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Max's Chocolate Chicken (Max and Ruby) Paperback – February 1, 2000


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Max's Chocolate Chicken (Max and Ruby) + Bunny Money (Max and Ruby)
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Product Details

  • Age Range: 3 - 7 years
  • Lexile Measure: 300L (What's this?)
  • Series: Max and Ruby
  • Paperback: 32 pages
  • Publisher: Puffin (February 1, 2000)
  • Language: English
  • ISBN-10: 0140566724
  • ISBN-13: 978-0140566727
  • Product Dimensions: 9.1 x 9.2 x 0.2 inches
  • Shipping Weight: 2.4 ounces (View shipping rates and policies)
  • Average Customer Review: 4.2 out of 5 stars  See all reviews (29 customer reviews)
  • Amazon Best Sellers Rank: #423,316 in Books (See Top 100 in Books)

Editorial Reviews

Amazon.com Review

How we love Max--the mischievous toddler rabbit who is often battling wits and wills with his bossy-boots older sister Ruby. Now it's time for the siblings' Easter egg hunt! Just as the festivities are about to begin, a secretive Easter Bunny places a huge chocolate chicken in the birdbath. "I love you," Max innocently declares to the edible chicken he covets. "Wait Max," warns Ruby. "First we must go on an egg hunt. If you find the most eggs then you get the chocolate chicken." But Max, who is still young enough to be distracted by mud puddles and marching ants, can't possibly focus on finding a single egg. When it becomes obvious that Ruby has collected the most (if not all) of the Easter eggs, Max takes drastic measures--as the youngest sibling often will--and steals the chicken. Rosemary Wells's expressive, giggle-funny illustrations (along with the board-book format) make this a perfect Easter story for toddlers as well as preschoolers, who will delight in Max's blatant misbehavior and relish the inevitable happy ending. (Baby to preschool) --Gail Hudson --This text refers to an out of print or unavailable edition of this title.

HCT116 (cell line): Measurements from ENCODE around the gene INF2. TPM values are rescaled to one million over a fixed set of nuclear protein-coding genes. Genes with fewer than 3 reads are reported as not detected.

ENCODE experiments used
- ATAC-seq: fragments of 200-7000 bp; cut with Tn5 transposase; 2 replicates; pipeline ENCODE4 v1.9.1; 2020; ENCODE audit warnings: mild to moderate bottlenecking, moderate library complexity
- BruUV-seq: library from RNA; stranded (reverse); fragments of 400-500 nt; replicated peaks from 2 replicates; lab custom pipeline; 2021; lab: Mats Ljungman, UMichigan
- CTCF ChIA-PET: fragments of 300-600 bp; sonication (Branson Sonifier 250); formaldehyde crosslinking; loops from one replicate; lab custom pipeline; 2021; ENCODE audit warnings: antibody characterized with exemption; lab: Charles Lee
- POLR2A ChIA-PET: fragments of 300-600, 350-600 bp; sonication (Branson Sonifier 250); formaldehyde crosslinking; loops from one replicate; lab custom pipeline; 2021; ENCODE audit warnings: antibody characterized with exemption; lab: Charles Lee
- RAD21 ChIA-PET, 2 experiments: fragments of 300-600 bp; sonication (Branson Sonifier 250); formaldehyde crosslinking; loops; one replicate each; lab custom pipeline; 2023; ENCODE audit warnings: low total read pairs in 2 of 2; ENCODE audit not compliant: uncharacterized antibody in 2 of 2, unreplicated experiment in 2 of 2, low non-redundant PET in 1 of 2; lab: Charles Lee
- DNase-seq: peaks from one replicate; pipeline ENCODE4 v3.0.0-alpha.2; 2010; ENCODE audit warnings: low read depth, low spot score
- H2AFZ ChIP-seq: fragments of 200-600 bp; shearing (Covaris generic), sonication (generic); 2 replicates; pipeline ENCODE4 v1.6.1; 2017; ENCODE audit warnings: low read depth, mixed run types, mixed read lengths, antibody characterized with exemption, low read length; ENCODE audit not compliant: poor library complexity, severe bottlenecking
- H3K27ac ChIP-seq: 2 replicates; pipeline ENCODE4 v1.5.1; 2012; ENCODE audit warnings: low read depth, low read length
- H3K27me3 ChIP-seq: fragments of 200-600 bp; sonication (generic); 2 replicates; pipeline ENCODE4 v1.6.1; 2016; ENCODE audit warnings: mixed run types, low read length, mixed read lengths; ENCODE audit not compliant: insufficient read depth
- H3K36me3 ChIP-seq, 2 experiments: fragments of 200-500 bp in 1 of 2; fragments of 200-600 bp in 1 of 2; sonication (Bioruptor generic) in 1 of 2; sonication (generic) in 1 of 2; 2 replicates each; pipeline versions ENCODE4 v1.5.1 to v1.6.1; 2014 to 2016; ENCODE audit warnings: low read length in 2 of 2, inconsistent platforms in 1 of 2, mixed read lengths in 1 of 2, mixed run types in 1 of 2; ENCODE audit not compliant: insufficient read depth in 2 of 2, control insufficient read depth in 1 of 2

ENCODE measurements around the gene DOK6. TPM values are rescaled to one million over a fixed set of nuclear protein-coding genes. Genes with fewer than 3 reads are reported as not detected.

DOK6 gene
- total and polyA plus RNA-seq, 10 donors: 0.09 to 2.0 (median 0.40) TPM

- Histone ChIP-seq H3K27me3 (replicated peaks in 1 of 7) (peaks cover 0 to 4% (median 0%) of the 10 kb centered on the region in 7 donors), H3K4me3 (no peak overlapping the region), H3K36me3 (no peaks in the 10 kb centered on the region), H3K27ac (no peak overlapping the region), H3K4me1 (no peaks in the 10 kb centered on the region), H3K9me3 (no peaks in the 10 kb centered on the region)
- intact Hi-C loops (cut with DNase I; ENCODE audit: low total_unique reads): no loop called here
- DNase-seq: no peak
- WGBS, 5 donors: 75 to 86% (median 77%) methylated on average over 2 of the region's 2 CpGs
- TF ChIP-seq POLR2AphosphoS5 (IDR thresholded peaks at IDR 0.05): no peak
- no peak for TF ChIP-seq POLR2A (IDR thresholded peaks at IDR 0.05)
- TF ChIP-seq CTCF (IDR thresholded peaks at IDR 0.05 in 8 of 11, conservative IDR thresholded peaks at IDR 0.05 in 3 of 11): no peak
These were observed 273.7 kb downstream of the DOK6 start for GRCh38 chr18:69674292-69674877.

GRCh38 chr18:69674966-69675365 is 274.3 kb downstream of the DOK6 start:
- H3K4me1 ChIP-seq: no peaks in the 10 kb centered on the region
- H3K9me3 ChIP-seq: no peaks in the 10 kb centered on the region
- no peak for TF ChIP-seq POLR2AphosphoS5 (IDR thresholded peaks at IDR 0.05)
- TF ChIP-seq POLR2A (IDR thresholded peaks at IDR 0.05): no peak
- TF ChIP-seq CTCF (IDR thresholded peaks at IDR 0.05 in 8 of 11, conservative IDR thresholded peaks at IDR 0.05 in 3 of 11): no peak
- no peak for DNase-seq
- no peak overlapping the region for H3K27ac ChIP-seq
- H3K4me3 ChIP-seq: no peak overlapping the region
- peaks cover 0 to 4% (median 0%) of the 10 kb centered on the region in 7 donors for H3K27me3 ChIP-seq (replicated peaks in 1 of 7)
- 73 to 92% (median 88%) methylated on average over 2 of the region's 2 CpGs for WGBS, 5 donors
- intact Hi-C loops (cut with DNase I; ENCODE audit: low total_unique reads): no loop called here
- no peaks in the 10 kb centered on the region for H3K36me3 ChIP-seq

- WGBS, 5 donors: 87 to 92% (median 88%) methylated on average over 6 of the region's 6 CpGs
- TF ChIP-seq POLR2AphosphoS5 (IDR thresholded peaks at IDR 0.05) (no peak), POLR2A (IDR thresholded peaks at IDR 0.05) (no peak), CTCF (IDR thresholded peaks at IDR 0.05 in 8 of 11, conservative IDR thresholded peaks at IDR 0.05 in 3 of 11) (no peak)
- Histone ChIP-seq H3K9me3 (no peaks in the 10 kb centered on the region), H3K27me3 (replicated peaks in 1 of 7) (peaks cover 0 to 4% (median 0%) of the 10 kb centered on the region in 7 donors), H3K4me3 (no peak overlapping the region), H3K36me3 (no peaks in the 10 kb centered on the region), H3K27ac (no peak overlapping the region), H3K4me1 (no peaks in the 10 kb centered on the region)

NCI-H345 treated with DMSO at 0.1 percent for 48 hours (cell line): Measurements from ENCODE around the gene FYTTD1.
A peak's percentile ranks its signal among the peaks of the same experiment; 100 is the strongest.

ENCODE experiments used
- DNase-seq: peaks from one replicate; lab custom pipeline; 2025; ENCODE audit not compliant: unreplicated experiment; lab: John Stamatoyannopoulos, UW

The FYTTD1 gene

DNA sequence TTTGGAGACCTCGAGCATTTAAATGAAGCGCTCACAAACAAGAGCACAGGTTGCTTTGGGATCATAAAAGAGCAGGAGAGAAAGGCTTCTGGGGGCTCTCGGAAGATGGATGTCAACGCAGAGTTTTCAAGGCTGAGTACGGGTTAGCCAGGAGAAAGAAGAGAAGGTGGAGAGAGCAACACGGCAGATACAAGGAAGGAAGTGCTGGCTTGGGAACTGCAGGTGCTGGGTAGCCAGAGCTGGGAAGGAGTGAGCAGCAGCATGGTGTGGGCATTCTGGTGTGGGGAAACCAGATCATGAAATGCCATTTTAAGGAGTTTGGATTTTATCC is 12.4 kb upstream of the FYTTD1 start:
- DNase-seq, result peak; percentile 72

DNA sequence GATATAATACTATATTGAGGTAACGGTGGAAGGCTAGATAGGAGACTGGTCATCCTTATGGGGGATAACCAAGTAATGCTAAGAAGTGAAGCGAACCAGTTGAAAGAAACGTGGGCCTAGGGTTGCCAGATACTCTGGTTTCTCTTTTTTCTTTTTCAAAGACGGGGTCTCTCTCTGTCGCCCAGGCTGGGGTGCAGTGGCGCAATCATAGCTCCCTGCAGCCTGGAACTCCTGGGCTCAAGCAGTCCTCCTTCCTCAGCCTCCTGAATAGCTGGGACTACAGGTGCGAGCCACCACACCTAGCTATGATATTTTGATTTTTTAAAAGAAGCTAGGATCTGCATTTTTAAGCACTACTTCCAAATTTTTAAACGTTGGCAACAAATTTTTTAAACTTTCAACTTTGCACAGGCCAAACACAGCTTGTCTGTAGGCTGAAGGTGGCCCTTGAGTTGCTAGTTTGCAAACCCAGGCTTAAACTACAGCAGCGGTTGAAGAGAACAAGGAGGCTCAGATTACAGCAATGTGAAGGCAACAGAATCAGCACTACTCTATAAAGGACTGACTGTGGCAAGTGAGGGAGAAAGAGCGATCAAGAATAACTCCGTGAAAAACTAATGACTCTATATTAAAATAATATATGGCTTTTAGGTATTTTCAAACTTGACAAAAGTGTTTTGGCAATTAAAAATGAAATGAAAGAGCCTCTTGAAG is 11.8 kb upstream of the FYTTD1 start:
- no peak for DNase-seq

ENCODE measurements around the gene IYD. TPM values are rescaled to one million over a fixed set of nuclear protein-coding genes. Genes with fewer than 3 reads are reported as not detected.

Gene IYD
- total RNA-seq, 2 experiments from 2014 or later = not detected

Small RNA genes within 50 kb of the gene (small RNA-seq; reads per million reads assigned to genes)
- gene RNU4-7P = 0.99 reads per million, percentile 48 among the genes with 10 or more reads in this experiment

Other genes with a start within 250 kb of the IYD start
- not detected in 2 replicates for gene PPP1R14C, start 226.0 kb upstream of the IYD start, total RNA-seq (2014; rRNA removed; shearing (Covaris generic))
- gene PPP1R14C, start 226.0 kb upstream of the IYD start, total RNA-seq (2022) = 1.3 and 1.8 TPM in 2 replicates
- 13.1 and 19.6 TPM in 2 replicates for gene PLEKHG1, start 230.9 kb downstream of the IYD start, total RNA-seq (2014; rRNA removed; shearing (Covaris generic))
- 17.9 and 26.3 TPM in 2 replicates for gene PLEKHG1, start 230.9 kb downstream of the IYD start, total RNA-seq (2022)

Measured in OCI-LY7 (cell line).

From Publishers Weekly

Irresistible Max is backthis time starring in a springtime book full of Easter surprises. When Max finds a chocolate chicken in the birdbath, big sister Ruby decides to organize an Easter egg hunt. Whoever finds the most eggs will get to eat Max's chocolate chicken, she says. Max tries to play Ruby's game, but like most toddlers, is easily distracted. When Ruby finds him making ant-and-acorn pancakes, she says, "Pull youself together . . . otherwise you'll never get the chocolate chicken." But Max knows better. While Ruby smugly counts all the eggs in her basket, Max steals his chocolate chicken, and, hiding beneath a tree, eats it all by himself. Ruby is aghast, until she discovers the chocolate duck the thoughtful Easter bunny has left for her. Like Wells's other Max books, the text is understated and perceptive; the funny illustrations are as beguiling as the natty Easter bunny himself. Ages 3-7.
Copyright 1989 Reed Business Information, Inc. --This text refers to an out of print or unavailable edition of this title.

More About the Author